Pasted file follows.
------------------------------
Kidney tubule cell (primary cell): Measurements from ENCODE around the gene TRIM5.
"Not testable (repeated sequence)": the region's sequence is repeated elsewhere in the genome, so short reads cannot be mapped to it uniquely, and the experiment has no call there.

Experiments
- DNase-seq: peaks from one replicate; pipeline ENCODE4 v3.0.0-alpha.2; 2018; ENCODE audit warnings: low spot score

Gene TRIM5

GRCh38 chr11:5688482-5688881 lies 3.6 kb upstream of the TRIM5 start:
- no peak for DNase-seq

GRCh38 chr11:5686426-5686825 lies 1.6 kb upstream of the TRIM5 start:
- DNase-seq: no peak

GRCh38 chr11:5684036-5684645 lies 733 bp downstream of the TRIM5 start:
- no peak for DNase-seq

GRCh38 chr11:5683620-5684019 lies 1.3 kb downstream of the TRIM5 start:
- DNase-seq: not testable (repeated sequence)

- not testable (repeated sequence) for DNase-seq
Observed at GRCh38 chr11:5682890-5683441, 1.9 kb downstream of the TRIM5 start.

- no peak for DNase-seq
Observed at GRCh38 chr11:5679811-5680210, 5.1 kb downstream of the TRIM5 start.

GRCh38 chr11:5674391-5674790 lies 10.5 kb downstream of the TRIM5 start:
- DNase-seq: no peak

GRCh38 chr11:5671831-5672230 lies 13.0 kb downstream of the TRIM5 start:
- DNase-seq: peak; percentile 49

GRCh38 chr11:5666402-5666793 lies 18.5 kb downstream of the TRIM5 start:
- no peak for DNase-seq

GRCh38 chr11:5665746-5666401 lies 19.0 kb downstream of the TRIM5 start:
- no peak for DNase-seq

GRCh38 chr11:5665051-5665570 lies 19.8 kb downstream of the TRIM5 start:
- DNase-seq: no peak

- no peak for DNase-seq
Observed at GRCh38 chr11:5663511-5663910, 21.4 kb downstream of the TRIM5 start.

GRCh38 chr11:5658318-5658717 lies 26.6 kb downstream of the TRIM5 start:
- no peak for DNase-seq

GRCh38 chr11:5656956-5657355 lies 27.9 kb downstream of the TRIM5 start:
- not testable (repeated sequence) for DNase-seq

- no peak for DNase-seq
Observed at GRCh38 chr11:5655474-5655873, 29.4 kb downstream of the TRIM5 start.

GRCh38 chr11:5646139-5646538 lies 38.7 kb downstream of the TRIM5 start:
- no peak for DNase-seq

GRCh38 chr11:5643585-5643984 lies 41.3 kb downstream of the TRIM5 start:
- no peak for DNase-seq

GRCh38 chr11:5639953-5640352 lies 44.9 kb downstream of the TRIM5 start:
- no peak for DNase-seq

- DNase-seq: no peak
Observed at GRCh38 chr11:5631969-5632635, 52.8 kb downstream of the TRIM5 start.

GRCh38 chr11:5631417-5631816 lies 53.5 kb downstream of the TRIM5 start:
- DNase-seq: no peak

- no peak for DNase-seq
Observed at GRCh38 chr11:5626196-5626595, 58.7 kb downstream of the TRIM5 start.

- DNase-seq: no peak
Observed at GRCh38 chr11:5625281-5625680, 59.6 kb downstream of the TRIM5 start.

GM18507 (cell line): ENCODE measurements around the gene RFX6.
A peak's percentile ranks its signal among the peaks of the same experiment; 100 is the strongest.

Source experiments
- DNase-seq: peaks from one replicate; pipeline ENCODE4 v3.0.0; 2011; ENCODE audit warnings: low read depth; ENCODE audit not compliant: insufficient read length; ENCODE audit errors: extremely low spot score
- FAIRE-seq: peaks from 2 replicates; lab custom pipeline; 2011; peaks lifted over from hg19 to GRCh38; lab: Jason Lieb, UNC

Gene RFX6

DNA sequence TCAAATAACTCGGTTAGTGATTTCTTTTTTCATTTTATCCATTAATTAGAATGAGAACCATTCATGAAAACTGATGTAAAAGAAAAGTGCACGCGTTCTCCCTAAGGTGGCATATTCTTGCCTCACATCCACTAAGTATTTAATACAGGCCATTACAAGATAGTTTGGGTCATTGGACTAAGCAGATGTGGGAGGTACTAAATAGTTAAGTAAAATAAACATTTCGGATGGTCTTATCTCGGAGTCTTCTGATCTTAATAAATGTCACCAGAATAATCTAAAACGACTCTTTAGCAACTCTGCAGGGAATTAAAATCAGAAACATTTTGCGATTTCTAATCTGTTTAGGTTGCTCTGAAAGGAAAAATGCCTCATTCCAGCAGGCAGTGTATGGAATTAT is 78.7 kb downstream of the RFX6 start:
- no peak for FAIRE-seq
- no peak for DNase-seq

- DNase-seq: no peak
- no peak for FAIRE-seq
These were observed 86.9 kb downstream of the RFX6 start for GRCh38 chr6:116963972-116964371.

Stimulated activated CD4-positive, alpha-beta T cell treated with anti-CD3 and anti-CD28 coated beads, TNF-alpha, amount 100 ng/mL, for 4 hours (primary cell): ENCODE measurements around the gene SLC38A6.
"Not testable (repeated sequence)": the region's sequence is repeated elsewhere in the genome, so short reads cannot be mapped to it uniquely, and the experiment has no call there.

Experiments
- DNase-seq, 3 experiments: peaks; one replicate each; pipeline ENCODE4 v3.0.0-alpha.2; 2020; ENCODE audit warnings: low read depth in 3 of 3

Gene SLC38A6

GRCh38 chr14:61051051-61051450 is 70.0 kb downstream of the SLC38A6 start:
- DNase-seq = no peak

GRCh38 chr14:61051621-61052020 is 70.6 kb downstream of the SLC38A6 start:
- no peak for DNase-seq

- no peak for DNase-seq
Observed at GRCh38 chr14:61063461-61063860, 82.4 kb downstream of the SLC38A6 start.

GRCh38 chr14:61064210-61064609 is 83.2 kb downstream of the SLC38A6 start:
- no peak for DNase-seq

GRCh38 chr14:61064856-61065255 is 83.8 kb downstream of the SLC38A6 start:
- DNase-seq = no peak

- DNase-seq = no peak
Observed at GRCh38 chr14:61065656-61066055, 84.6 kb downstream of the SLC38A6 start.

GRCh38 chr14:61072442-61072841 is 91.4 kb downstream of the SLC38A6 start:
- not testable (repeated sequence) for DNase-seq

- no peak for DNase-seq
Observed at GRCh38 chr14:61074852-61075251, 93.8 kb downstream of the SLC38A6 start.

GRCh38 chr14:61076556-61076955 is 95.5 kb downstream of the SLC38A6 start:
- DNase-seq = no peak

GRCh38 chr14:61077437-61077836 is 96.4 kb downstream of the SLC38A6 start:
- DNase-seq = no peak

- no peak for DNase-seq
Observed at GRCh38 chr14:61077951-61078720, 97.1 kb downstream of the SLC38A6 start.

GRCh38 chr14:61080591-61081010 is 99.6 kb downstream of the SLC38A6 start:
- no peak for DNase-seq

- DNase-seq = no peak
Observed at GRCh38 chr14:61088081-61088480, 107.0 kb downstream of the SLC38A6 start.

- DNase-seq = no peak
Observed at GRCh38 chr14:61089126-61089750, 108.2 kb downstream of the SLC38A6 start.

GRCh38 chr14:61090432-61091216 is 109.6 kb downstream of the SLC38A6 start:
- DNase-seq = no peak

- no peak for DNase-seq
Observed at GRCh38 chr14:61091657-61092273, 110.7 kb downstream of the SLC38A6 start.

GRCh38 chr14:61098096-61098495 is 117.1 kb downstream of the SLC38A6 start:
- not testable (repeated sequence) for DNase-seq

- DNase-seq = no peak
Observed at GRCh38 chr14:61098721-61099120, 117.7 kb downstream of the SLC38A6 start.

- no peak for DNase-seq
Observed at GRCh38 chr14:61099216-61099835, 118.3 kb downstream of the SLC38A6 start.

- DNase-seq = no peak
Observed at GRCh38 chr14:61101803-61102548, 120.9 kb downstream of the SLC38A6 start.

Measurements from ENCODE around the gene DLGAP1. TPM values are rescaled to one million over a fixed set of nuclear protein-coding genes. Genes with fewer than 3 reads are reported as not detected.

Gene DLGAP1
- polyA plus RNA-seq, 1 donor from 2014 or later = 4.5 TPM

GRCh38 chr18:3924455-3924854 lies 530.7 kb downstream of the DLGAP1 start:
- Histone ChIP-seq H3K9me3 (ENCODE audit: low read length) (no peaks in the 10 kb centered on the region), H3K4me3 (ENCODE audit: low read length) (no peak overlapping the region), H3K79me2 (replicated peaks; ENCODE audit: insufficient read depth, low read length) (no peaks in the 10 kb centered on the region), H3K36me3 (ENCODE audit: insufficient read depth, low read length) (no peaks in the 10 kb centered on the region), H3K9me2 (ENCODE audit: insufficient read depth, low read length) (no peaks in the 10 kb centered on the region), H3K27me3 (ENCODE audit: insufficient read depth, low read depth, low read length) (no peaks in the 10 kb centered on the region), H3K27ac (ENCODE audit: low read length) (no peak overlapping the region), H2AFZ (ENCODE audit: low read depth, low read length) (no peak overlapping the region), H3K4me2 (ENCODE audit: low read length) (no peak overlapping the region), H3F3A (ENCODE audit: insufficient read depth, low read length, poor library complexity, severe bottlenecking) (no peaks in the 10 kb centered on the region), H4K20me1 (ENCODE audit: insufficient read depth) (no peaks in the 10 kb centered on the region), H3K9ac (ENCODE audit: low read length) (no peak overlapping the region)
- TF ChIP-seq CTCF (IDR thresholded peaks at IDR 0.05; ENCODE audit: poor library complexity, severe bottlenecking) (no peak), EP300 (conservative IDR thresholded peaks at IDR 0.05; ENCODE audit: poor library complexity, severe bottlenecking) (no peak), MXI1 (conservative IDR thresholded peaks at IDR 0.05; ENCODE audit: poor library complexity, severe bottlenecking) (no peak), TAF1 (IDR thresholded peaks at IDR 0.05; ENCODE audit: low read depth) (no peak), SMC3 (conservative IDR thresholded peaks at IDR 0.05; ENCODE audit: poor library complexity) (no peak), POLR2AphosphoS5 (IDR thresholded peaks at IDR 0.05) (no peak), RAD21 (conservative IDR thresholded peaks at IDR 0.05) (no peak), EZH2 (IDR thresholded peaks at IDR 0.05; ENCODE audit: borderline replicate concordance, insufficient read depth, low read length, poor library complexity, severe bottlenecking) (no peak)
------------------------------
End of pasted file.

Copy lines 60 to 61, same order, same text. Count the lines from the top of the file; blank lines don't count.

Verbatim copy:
- no peak for FAIRE-seq
These were observed 86.9 kb downstream of the RFX6 start for GRCh38 chr6:116963972-116964371.